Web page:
In an earlier stage of testing, Amylin is also developing AC162352 -- a PYY3-36 molecule. It should also be noted that another Amylin drug, exenatide, has shown strong weight-loss effects in diabetics. Though this drug is even more problematic as a weight-loss candidate (because of sometimes severe nausea and multiple injections), a long-acting formulation in development for type 2 diabetes could prove to be more appealing. It must be noted, though, that Amylin is not currently developing exenatide as an obesity drug.
Several companies also have earlier-stage drugs in development. Arena Pharmaceuticals is in phase 2 studies of APD356, a G-protein coupled receptor antagonist. Nastech is in trials with a nasally administered version of the PYY3-36 peptide and recently signed a partnership with Merck
Peptimmune (a spinout of Genzyme) is in phase 1 studies of its novel pancreatic lipase inhibitor, and British biotech Alizyme is in late phase 2 studies for its own lipase inhibitor (and looking to begin U.S. trials shortly).
Last but certainly not least, Amgen has moved past its leptin disappointments and has three separate obesity projects running (one of which is in phase 2).
It should also be noted that Regeneron Pharmaceuticals hasn't yet completely abandoned its drug Axokine. While antibody formation seems to mute the efficacy of the drug, it did show trends toward weight loss. That said, given that the company has no new trials planned now, investors shouldn't expect much (if anything) from this program.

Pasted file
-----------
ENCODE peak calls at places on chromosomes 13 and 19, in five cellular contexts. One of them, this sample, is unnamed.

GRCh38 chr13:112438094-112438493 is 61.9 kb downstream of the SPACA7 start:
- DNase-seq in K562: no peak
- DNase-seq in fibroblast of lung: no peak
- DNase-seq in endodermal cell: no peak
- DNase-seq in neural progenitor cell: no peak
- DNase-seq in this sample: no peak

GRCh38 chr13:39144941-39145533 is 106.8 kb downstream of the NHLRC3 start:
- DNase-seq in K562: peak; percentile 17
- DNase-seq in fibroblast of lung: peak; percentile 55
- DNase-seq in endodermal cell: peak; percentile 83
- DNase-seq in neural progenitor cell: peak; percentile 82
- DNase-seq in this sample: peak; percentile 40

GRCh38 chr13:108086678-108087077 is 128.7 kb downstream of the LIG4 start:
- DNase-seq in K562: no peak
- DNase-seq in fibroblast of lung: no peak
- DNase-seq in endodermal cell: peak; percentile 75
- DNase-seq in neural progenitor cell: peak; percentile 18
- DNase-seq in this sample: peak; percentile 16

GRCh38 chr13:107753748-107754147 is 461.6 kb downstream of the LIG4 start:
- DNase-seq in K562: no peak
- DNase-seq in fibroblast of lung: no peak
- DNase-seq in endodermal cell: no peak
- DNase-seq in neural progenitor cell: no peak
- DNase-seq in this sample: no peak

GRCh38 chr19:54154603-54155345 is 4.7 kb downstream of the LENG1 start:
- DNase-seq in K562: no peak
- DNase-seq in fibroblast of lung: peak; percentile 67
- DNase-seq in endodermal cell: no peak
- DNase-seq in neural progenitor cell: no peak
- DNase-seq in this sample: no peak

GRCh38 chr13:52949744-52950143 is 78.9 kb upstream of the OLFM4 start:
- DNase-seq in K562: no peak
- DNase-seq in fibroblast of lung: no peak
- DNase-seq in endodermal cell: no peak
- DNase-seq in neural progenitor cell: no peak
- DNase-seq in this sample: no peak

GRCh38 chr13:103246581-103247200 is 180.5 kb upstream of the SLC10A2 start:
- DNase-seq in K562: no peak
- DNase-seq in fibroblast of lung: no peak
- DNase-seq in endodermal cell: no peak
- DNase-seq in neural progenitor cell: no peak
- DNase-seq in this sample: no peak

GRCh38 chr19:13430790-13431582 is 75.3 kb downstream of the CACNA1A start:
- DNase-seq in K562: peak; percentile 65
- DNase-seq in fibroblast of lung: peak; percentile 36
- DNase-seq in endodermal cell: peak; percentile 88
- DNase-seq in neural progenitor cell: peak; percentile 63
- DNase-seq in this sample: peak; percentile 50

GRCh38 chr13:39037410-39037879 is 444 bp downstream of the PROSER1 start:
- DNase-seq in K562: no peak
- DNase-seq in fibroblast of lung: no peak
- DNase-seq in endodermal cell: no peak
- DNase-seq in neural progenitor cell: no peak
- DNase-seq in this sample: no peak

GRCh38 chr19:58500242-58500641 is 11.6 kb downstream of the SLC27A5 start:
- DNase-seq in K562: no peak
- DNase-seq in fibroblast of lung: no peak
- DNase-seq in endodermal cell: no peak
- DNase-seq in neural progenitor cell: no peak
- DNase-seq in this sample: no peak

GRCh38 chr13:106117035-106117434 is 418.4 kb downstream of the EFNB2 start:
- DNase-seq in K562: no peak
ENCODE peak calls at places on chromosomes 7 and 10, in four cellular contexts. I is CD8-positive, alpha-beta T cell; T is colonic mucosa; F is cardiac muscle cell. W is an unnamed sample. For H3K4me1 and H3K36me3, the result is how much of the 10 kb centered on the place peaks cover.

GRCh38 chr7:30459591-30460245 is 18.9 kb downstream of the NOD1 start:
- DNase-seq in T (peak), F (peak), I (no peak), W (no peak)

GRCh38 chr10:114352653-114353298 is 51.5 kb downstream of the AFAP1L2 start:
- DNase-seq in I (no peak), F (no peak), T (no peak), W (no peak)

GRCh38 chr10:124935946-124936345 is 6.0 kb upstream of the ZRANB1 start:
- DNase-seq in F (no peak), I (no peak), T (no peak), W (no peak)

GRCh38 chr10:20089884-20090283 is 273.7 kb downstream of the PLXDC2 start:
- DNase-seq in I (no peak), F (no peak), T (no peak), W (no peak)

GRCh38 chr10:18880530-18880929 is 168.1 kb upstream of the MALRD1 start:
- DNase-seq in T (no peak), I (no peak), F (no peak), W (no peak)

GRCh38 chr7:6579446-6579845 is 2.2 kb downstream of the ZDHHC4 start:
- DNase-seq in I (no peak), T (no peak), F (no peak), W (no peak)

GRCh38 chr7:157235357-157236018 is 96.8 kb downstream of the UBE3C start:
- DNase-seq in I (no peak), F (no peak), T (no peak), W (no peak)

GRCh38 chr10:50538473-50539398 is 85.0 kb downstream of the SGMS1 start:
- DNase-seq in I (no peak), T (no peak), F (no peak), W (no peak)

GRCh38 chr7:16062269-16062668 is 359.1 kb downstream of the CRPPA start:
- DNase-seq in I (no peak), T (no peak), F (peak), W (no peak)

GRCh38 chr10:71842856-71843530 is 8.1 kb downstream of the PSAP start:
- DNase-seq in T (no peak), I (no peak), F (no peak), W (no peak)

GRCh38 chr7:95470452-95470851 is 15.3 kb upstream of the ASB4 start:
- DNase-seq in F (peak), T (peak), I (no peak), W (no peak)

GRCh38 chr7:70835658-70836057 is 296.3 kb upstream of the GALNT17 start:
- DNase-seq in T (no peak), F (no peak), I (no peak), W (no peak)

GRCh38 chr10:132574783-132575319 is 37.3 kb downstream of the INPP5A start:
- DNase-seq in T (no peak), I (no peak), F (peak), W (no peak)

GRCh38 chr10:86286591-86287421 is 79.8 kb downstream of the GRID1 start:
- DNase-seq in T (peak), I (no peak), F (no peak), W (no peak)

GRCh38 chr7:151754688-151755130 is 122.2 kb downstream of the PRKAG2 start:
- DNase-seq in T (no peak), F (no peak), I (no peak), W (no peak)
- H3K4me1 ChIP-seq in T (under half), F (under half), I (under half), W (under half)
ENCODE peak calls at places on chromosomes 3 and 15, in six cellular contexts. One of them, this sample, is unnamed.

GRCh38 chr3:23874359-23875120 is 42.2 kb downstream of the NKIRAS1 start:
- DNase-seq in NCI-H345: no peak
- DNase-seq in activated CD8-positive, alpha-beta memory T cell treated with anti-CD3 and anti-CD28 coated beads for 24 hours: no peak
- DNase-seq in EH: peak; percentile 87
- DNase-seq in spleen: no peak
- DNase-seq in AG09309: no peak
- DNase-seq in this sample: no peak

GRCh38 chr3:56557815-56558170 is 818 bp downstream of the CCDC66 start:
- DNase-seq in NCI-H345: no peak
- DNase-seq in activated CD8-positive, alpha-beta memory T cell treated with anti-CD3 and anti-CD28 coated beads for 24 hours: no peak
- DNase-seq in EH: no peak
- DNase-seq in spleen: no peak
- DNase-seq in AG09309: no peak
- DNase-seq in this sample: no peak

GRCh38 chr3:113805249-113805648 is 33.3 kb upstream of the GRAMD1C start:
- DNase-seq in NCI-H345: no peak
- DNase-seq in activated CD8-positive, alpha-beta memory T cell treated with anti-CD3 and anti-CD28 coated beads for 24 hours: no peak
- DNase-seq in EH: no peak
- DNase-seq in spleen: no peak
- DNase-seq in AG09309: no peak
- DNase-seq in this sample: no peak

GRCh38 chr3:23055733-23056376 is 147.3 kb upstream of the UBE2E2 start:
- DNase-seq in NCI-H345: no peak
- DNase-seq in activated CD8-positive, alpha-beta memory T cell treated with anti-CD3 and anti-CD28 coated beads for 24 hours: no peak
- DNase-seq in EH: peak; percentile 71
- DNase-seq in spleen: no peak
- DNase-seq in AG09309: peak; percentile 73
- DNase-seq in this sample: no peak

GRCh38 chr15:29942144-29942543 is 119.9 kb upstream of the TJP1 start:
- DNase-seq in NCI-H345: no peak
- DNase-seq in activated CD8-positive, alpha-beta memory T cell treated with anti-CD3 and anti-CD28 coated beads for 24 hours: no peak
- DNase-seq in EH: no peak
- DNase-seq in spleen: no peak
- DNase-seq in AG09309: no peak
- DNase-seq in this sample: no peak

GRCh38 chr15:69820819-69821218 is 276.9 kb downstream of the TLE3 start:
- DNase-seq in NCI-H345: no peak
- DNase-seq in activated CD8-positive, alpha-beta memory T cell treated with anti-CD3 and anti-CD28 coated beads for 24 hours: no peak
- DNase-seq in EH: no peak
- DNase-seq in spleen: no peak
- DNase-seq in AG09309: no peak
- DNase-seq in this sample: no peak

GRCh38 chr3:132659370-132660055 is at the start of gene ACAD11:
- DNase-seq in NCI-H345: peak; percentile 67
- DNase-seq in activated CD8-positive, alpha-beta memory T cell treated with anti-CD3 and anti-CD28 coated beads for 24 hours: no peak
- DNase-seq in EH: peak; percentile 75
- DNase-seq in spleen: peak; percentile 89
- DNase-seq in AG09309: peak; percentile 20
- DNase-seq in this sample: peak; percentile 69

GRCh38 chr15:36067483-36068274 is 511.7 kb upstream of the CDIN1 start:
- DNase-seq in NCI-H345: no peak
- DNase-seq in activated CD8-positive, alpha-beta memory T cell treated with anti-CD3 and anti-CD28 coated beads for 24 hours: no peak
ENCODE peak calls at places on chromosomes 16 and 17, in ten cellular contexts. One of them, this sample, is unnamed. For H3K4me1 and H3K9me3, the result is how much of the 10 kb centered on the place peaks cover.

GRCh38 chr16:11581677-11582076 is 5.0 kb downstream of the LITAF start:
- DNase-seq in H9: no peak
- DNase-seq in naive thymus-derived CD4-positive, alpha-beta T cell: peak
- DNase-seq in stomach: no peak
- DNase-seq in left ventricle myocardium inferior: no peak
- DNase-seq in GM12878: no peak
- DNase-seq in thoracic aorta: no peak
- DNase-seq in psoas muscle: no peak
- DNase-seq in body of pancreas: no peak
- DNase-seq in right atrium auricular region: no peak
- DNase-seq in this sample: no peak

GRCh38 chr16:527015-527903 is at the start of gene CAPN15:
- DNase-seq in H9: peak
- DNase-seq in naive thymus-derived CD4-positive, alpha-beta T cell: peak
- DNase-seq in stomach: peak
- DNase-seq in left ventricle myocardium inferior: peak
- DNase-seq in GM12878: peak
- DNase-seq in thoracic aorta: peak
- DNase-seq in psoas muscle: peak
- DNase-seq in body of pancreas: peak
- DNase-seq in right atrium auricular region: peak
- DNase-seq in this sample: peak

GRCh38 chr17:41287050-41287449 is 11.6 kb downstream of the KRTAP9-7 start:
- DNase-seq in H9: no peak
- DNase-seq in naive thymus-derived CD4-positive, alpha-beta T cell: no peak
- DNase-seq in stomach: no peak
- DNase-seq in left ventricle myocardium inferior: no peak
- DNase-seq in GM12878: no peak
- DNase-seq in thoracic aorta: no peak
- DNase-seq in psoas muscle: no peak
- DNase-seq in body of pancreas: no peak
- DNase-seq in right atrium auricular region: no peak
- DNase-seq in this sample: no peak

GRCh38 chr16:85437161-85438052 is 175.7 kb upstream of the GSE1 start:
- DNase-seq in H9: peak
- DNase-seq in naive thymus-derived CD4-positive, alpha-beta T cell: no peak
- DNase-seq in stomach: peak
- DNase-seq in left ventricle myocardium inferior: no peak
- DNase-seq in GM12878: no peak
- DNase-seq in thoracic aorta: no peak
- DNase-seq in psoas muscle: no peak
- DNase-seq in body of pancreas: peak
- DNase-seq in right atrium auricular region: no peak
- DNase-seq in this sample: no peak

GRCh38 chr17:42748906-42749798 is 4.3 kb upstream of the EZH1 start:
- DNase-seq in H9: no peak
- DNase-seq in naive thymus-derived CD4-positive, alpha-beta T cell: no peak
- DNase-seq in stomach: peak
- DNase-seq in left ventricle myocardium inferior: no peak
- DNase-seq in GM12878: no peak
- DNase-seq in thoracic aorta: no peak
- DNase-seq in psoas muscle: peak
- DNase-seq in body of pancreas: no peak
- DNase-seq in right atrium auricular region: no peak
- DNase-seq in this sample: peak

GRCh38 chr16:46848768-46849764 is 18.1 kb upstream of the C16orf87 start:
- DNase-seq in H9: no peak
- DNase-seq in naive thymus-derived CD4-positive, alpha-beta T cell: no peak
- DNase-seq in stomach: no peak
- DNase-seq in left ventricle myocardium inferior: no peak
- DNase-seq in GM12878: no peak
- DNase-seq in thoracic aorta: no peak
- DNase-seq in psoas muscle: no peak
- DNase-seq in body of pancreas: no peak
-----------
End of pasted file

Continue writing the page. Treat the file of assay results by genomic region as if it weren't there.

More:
Part One conclusion
As we close this first half of our two-part series on obesity, it's clear that this is a market rife with potential and problems. In particular, finding a weight-loss solution -- whether it is a diet or a drug -- that is safe, effective, and acceptable to the consumer has proved to be tricky.
While I'm not sold on the long-term potential for publicly traded diet companies, I do think investors should spend a little due diligence on the drug side of the equation. Remember, though, to evaluate the entire company -- not just its prospects in the obesity market. Given the miserable track record of pharmaceutical candidates for obesity, any investor willing to bet the farm on a single drug in early-stage clinical trials is taking an outsized risk.
For more on this topic, look for Part 2 of this commentary tomorrow.
For a head start in getting up to speed on some of these ideas, take a look at these other Foolish thoughts: